"People of Finland rejoice very much that you, Mr. President, known by people of Finland as their cordial friend since decades are again heading a movement for our distressed people.
In the uneven struggle against the outrageous attackers, for existence and for holiest, and highest human values, the people of Finland need every material and moral assistance that possibly can be given.
The sympathies and the support extended to us by the great people of America have a highly encouraging effect on ourselves and strengthen our confidence in the final victory of justice and the forces of good over injustice and violence."
Erkki Kaila, Archbishop of Finland sent Hon. Hjalmar Procope, Finnish Minister to the United States, the following message:
"The Church of Finland sends the American churches their hearty Christmas greetings. The sympathy and help shown by the noble American nation is to us of greatest value in our fight for liberty and independence. May God's blessings rest upon the American nation and her Christian Churches."
On December 15, the following message was received from Urho V. Toivola of the Foreign Ministry of Finland:
"The powerful movement in the U.S.A. for the benefit of the victims of a barbarous attack on Finland has created a deep impression here. What the Finns have learned during the last few days about the American people's feelings regarding Finland exceed all hopes. Participation of men like Herbert Hoover and Mayor LaGuardia help action immensely and serve to guarantee that sympathy will not be confined to words but will make for deeds reflecting the American love of liberty and faithfulness to friends however small. Finns remember the proverb: 'Where there is will there is a way.' If American people want to help my fatherland they will find means for swift and efficacious assistance.
I recall these days the conversation I had with Mayor LaGuardia on May 4th while celebrating the opening of the Finnish pavilion at the New York world's fair. I said to my table neighbor LaGuardia that I feared a threat to Finland if European situation should grow acute.
"Who would threaten Finland?" LaGuardia asked.
"We do not trust the Soviet peace. If opportunity of attack should occur, the Soviets will use it."
LaGuardia looked at me, eyes flashing and said: "If anybody dares touch Finland there will be tremendous row in this country."
I told this to my friends when reaching home. Then there were some doubts. No one doubts any longer. The whole world can see America's true friendship for Finland."
Finland Needs Our Countinued Support
Although Finland once again lives in peace she needs the encouragement and support of the American people to overcome the terrible aftermath of the war. According to information we receive from Finland misery and hunger threaten to do what the Russians could not kill the spirit of the people. The government with the limited resources available in the country must take care of the dependents of 15,000 men who were killed in action, 40,000 invalids and nearly 500,000 refugees of the ceded area. The difficulty of the task is almost beyond description. The economic life of the entire country is crippled not only by the European war but by the harshness of the peace terms with Russia. "We need shoes, garments, food, everything. Please, help us, God will bless you," reads one of the letters.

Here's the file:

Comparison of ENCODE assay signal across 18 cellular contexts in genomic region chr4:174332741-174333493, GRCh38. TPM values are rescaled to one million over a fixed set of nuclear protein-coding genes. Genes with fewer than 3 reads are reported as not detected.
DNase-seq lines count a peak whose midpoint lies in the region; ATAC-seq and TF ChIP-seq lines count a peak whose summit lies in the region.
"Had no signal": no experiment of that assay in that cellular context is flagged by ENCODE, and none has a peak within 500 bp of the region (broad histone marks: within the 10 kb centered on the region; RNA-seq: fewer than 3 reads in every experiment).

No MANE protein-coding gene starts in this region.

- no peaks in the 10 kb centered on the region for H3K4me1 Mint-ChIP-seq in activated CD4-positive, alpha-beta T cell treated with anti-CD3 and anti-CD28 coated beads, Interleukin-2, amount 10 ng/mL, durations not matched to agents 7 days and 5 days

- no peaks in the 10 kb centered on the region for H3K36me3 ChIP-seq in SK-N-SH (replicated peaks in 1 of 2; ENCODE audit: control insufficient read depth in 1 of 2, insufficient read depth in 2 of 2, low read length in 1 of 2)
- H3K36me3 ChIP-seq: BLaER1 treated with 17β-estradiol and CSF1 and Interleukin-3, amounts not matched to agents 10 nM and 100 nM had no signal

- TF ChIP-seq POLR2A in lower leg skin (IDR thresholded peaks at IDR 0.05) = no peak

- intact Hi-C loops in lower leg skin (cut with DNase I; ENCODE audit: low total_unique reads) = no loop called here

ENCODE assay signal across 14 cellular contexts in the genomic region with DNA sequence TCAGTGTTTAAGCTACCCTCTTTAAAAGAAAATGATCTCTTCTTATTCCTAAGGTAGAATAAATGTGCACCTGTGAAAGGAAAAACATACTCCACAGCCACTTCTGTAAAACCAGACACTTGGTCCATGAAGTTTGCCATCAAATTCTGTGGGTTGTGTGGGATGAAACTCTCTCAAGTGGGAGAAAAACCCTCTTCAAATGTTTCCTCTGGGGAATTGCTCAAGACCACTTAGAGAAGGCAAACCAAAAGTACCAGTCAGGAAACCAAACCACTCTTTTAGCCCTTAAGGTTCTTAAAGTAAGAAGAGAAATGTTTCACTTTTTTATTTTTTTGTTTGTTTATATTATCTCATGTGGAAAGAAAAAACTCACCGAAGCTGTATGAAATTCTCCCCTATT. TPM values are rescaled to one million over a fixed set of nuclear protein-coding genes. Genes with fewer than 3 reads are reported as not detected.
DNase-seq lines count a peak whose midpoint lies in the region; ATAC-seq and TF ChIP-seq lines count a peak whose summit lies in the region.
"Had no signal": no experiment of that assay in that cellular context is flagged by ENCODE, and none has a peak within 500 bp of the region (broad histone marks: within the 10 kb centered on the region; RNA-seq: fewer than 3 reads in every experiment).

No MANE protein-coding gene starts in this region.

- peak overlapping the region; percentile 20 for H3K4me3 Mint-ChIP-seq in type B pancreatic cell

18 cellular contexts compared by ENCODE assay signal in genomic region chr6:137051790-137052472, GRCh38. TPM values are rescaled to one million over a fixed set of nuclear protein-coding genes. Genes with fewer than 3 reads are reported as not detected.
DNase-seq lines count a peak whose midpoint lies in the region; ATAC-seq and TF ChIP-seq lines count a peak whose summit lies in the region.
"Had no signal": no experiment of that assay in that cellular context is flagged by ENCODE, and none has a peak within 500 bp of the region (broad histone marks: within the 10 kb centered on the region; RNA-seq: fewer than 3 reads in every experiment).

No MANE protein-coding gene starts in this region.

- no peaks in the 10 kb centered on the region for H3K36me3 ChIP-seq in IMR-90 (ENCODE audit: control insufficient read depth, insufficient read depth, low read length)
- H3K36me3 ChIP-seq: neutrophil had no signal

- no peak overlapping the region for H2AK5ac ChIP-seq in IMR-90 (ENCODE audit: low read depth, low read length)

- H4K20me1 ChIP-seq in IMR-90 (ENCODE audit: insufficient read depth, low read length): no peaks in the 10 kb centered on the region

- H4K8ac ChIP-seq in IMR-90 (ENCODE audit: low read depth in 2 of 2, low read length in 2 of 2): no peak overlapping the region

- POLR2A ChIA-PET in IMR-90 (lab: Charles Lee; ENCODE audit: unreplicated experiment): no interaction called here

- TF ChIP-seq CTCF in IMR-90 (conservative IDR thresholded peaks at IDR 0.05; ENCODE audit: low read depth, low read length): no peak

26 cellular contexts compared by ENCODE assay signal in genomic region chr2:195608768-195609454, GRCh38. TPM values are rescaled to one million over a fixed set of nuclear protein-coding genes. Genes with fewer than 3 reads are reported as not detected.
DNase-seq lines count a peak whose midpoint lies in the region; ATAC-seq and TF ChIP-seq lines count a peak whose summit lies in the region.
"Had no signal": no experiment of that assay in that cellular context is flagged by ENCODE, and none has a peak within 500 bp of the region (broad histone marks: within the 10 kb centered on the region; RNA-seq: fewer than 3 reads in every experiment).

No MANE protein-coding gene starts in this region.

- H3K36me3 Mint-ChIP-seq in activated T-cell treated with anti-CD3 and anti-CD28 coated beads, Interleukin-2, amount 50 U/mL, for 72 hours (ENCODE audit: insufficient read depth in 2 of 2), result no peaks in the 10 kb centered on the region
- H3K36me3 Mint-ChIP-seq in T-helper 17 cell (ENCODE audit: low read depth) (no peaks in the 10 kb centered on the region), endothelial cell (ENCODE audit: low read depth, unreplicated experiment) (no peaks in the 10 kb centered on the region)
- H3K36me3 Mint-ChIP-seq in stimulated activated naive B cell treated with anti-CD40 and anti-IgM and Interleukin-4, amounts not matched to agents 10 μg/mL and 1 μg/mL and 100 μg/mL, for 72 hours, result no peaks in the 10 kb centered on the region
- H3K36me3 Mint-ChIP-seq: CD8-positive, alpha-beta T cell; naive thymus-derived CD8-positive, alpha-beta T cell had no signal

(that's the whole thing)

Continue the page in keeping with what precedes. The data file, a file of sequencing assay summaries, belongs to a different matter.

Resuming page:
It is very gratifying to see that the American people, especially the Finnish-Americans, will continue their generous work for the needy war victims of Finland.
A Word from the State Chairman
It would be impossible to close up the affairs of the drive for Finnish Relief without an expression of deepest appreciation and gratitude to the great number of volunteer workers who have made this drive for human relief such an outstanding success in Minnesota. The enthusiastic, spontaneous, and wholehearted effort of the vast number of workers has been a genuine inspiration to the chairman of this committee. The amazing results of this effort mark an all time high in a drive to relieve injured humanity in a distant country. The support of the contributing public, cooperation of the general headquarters in New York and Washington, and the efforts of the workers have been unfailing, and I wish, as chairman of this committee for the State of Minnesota, to express my sincere and deep gratitude to those who have been responsible for heading this effort and to those who have contributed with thought, time, or money to i ts success.
Most cordially and sincerely yours,
Charles Bolles Rogers.
Published by Finnish Relief Fund, Inc., Minnesota Division, Minneapolis, Minnesota, s.a., 32 p.